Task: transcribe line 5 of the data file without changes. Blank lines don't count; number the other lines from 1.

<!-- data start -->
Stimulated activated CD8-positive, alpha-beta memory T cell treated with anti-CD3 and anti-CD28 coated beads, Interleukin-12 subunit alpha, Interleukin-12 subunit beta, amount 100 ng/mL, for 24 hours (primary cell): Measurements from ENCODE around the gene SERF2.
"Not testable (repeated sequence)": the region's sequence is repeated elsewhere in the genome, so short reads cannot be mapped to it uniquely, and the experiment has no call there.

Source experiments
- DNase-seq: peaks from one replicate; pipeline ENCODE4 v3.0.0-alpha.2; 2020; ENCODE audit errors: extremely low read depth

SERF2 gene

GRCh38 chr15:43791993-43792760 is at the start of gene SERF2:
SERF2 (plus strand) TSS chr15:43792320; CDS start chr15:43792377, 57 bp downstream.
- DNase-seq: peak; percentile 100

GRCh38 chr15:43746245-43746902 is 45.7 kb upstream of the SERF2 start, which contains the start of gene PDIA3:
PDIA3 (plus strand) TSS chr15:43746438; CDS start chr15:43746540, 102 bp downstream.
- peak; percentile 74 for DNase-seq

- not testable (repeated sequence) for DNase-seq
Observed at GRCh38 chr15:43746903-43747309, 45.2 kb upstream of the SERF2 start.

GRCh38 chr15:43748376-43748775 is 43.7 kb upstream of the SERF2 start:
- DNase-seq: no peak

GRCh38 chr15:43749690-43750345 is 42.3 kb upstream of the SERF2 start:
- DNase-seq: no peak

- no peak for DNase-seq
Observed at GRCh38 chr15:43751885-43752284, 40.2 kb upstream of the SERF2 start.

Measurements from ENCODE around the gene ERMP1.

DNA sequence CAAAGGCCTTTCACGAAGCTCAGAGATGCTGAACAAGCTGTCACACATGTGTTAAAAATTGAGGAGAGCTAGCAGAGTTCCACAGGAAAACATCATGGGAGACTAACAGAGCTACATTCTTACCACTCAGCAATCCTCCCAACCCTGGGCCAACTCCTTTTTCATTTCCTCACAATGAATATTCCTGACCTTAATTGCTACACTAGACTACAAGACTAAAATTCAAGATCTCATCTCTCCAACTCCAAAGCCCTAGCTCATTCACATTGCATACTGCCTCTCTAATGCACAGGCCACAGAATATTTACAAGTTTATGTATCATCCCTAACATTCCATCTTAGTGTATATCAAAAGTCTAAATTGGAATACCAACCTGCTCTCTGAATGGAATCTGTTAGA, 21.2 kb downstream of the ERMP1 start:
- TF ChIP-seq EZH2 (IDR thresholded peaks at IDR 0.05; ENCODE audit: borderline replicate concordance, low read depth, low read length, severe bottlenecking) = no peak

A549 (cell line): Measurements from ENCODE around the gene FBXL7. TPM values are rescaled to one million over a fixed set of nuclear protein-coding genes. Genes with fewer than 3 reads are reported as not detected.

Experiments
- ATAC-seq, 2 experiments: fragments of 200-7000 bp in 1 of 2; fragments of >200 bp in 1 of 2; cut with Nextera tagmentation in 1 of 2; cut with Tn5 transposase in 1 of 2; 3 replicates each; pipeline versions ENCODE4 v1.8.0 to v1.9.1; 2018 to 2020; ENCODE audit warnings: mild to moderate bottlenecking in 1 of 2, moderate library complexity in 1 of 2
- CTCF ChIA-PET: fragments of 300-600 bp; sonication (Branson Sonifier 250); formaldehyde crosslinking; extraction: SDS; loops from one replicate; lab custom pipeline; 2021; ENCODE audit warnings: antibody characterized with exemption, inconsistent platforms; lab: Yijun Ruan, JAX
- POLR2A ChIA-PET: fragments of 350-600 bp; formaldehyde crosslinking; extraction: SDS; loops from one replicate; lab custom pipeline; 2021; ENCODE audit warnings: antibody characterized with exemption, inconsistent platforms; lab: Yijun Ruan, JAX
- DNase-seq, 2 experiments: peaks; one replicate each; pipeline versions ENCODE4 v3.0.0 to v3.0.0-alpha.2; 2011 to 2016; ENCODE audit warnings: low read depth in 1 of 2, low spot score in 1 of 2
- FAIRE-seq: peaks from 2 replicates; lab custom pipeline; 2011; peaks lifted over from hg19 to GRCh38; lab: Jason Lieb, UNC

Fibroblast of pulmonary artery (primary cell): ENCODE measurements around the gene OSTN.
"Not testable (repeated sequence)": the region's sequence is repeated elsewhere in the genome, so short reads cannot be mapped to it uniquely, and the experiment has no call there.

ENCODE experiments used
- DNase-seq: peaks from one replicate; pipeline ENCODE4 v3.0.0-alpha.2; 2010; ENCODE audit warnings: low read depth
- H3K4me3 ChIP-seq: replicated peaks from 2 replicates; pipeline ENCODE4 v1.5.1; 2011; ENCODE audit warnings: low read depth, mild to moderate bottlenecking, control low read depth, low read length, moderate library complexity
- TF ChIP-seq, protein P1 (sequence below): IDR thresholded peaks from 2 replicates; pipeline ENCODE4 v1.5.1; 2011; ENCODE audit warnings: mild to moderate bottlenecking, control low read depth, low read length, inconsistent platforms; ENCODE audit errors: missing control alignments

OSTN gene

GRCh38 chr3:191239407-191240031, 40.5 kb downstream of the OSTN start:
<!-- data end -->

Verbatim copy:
SERF2 gene